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ANWSD to host forum on future challenges

VERGENNES — Area school district residents wanting to understand their school’s financial and demographic challenges can participate in a Dec. 8 online presentation from 6:30 to 8 p.m. to learn about upcoming problems and options to resolve them.
That online forum will be followed by small-group discussions and will include Addison Northwest School District reconfiguration and a possible merger with the Mount Abraham Unified School District. 
The meeting, run by the ANWSD board’s Community Engagement Committee (CEC)  is open to the public and can be accessed at anwsd.org/long-range-district-facilities-planning.php.
On Nov. 16, the Addison Northwest School Board looked at a preliminary 2021-2022 (FY22) budget that would cut spending by $121,000 to about $21.7 million, preserve student programming and the existing schools, and raise taxes only slightly, if at all, according to ANWSD administrators. 
But declining enrollment, rising salaries and benefits, and possibly a major hole in the Vermont Education Fund could tell a different story in FY23 and in the years to come, ANWSD officials said.
They said major changes or cuts will almost certainly be necessary. 

CHALLENGES AHEAD
According to CEC Chairperson Kristina MacKulin, the Dec. 8 forum will open with two presentations, one summarizing this year’s New England School Development Council (NESDEC) study of ANWSD, and another focusing on ANWSD’s financial challenges and what they mean to taxpayers. 
“The study contains information about demographics, enrollment trends, the District’s facilities, and provides options for consideration for building use within ANWSD as well as shared considerations with MAUSD,” MacKulin wrote. “Part 2 of the presentation will contain budgetary information related to ANWSD’s fiscal realities and the trajectory we are on.”
After the presentations, plans for the small-group discussions will allow CEC committee members, in MacKulin’s words, “to answer any clarifying questions and receive feedback on the evening’s presentation.”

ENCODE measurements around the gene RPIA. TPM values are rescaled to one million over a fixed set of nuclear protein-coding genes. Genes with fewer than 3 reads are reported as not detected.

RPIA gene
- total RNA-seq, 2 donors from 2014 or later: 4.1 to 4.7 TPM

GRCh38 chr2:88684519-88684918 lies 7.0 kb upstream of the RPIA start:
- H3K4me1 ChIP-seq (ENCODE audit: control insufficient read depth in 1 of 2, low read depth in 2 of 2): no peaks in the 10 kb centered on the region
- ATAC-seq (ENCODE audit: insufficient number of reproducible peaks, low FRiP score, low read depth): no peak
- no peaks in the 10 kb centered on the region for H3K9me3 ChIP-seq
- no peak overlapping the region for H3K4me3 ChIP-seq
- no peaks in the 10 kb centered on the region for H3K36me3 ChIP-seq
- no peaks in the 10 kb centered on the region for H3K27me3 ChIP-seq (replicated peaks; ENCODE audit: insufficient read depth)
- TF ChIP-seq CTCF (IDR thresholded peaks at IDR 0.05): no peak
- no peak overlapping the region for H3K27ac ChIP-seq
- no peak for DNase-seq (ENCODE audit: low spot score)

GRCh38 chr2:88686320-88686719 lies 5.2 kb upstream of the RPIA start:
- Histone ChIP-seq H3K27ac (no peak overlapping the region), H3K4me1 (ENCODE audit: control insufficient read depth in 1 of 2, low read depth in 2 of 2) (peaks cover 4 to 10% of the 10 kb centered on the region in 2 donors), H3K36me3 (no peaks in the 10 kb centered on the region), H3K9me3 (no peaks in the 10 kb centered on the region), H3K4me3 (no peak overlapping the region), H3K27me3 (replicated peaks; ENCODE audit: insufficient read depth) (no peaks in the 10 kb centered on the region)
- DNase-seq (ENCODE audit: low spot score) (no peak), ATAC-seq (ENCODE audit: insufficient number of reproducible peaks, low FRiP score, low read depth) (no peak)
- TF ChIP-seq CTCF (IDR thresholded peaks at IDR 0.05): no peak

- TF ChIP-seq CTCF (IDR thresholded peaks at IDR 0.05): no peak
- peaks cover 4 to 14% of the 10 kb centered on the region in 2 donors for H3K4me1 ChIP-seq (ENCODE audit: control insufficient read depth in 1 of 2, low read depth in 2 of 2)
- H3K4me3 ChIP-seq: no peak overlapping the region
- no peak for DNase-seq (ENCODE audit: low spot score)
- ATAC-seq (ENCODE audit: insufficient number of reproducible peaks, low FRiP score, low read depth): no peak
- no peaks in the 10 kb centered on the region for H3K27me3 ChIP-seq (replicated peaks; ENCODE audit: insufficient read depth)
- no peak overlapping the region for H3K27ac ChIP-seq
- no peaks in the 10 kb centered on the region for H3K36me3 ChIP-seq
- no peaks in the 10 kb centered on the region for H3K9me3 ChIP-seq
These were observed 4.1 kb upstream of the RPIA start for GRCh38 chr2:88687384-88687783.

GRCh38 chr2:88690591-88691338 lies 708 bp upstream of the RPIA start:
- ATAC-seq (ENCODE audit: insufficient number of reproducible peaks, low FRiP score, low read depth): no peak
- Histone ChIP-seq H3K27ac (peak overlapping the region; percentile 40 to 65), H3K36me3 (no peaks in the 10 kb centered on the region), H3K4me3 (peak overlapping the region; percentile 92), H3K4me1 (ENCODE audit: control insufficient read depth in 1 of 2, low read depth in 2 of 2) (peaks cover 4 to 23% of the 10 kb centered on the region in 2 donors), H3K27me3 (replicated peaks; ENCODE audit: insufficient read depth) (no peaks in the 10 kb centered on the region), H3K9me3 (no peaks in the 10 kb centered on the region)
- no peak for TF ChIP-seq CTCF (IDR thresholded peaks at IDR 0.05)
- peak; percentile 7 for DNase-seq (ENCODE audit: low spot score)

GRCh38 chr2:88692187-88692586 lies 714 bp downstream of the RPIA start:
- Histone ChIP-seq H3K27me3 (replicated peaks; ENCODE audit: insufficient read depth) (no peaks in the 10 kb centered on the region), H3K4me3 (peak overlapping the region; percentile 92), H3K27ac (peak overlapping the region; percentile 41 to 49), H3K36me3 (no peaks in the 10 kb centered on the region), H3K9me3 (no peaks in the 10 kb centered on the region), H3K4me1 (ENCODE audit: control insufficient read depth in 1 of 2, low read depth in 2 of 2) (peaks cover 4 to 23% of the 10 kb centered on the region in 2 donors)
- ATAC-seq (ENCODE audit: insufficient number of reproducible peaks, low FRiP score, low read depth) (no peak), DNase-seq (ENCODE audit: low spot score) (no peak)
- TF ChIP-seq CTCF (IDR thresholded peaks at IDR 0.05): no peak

Those who attend will also “receive a follow-up survey with questions related to the NESDEC study and the long range district/facilities planning the school board is working on.” 

NESDEC STUDY, OPTIONS
The NESDEC study analyzed how the three schools now being used to educate district residents could absorb more students and programs.
It concluded the district had the capacity to educate 659 more students, not counting Addison Central School. 
The study also projected the district’s 2019 enrollment of 869 would drop to 732 by 2030.
The NESDEC study also found that district communities had little housing capacity for new families to help populate schools in the immediate future. 
It stated, “there are currently no major single-family developments, multi-unit condo, or multi-unit apartment projects approved and under construction, approved and awaiting construction, or in the approval process.”
The study presented three options to reconfigure the district internally, and three for cooperating with MAUSD. MAUSD commissioned a NESDEC study that was ongoing along with the AWNSD work.
According to figures presented to the ANWSD board on Nov. 16 a full merger of the two high and middle schools, including sixth-graders moving into the middle schools, could create at least $3.3 million a year in savings to be shared by the districts. Internal options would show less savings, according to earlier ANWSD estimates.

CONSOLIDATION PLANS 
The internal ANWSD options were:
• Closing ACS and moving its alternative program and the district office to Vergennes Union High School.
• Closing ACS and another elementary school, with grades PreK-4 at one school, and 5-12 and the alternative program at VUHS.
• Closing ACS, putting the district office and PreK at one elementary school, K-4 at another elementary school, and 5-12 and the alternative program at VUHS. 
The three options the study lists consideration for cooperation with MAUSD are: 
• Closing ACS and either Vergennes Union Elementary or Ferrisburgh Central school, or just ACS. PreK-6 would attend either or both FCS and VUES, and grades 7-12 would attend either Mount Abraham Union High School or VUHS.
• Closing ACS and either VUES or FCS, or just ACS. PreK-5 would attend either or both VUES and FCS. One cohort of grades 6-8 and 9-12 would attend VUHS, while the other cohort would attend Mount Abe. 
• The third option is similar to Option B except it would divide grade levels by PreK-4, 5-8, and 9-12.

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